To ensure the relevancy of their work, Peacemaker has had peer educators and the young people that participate in the projects conduct a comprehensive review of their work.
These young people work with trustees and senior members of staff to review the programs for relevance and impact both in Oldham and as it relates to the interests and concerns of young people across the country. This program scrutiny allows PeaceMaker to identify gaps in service delivery and create new project ideas to address the changing needs and concerns of young people both in Oldham and across the North of England.
With the launch of a small grants programme, PeaceMaker is now further empowering young people from the local community to create their own initiatives and share their own stories. This work actively helps combat the stereotype that young people, especially those from disadvantaged backgrounds, do not care about their community. By putting young people from the community in positions of public leadership, PeaceMaker supports the view that youth are a valuable resource that can shape the future of the town.
To compete for this funding, the applicants had to explain what they would do with £1,000 to benefit their local community and then design a plotline for a documentary film about their community.
The three successful groups – a local football team, a white working-class youth group, and a local secondary school media group – each participated in PeaceMaker’s inter-community mentoring programme. Through this project, they were connected to PeaceMaker’s diverse group of mentors, participated in film lessons and workshops and then designed and filmed their own documentary about their community.
These films were screened to an audience of local service providers and decision-makers to allow them to hear young people describe their needs and concerns for both themselves and their communities, in their own words. The films were submitted to British and international film festivals for young people to showcase their work to a wider audience.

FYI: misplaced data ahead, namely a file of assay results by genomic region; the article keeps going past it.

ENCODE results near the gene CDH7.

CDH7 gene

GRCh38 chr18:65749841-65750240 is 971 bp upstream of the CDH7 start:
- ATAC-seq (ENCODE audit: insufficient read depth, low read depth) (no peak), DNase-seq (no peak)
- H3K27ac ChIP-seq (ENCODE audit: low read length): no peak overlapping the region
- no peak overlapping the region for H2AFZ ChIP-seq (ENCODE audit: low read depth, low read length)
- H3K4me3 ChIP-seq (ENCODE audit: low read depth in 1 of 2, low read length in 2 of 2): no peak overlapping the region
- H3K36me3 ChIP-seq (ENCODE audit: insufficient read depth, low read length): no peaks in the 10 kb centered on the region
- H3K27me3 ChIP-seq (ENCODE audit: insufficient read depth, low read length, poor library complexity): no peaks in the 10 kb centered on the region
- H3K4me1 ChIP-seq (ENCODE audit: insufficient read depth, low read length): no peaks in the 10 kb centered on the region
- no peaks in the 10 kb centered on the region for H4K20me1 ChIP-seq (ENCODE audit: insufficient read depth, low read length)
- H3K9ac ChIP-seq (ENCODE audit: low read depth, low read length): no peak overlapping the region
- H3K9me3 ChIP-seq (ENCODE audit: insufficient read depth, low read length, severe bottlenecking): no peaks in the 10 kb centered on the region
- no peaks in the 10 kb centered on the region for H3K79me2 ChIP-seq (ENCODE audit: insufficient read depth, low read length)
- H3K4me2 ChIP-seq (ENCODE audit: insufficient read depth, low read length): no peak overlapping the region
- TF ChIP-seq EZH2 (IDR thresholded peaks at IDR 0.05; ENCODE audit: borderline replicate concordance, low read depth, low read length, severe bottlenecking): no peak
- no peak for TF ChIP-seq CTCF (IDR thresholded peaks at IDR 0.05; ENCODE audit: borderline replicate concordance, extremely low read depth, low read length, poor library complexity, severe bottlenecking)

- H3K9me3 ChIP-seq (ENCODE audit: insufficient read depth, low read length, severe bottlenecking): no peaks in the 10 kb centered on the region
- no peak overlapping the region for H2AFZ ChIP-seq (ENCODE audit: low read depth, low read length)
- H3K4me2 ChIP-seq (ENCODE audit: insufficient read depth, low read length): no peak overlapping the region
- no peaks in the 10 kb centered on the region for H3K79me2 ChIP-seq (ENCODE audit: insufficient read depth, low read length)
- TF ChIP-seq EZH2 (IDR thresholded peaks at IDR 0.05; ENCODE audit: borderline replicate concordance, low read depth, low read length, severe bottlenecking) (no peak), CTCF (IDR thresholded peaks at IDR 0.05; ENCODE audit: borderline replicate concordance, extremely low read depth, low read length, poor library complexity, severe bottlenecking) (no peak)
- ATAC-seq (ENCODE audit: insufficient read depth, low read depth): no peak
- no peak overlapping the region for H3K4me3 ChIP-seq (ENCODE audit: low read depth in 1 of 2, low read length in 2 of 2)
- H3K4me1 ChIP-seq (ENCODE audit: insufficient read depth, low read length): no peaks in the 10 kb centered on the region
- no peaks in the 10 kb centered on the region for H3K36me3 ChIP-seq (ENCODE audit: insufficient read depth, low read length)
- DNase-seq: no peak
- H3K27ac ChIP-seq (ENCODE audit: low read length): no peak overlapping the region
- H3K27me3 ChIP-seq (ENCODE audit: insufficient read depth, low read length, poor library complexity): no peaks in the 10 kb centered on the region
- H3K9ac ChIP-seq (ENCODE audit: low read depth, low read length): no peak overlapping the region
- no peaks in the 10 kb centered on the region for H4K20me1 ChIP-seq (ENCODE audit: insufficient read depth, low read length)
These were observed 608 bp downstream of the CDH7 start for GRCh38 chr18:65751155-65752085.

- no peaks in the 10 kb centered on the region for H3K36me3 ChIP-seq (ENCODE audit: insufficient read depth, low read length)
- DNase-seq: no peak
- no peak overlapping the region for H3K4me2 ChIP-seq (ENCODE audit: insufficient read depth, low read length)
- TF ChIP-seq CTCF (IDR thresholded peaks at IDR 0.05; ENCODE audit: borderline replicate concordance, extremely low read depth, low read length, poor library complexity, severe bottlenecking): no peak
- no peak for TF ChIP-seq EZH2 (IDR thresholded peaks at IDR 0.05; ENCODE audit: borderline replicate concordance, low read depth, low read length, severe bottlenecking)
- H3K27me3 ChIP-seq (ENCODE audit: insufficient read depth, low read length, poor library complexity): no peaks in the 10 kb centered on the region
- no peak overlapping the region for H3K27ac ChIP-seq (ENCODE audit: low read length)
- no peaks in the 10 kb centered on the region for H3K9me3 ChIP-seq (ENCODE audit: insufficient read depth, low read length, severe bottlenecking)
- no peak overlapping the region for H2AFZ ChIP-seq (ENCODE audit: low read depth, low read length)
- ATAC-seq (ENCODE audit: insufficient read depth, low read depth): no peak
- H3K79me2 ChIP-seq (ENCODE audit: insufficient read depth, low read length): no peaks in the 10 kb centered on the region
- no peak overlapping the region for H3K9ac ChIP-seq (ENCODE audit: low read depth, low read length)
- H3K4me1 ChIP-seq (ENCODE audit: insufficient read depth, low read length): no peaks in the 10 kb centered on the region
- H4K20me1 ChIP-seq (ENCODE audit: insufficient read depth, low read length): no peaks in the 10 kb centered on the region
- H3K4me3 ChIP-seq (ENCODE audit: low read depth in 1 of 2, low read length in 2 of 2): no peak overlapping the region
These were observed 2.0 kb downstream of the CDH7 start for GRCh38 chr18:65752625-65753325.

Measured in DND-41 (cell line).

Two years ago, 24-year-old Shipon Uddin began to mentor Ryan Newton, 16, who lives on Oldham’s Holts Village estate. Through the Peacemaker programme, they made a video, Separate Lives, which documented the experiences of young white and Asian people in Oldham. The video has since been presented in Burnley, Bradford, Newcastle upon Tyne and London.
Uddin says: “Where I live is a mixed area. But when the riots started, I used to walk past the white kids and they used to put their heads down. I would also put my head down. I was not drawn into any of the trouble, but one of my friends was sent down. When you live in Oldham, you see how different people stick together. I didn’t like that. It’s just the colour of our skin that is making us live apart.”
“When we got together with the guys from the Holts estate, we noticed we did have a lot of things in common, like the sports and films we liked. And some had the same opinions as myself. Before Peacemaker, I used to see people differently. The project really makes you think about British people.”
Today Peacemaker’s motto is “All people, all communities” and their integration agenda is positioned as the “way forward for Britain.”
Making it Work for You:
- Recognise the danger that community self-segregation represents
- Identify and empower youth leaders from within the community to help bridge the divide between the groups
For this Good Idea contact:
Erin Hoekstra, Director
Manchester, United Kingdom,
T: 0161 236 9013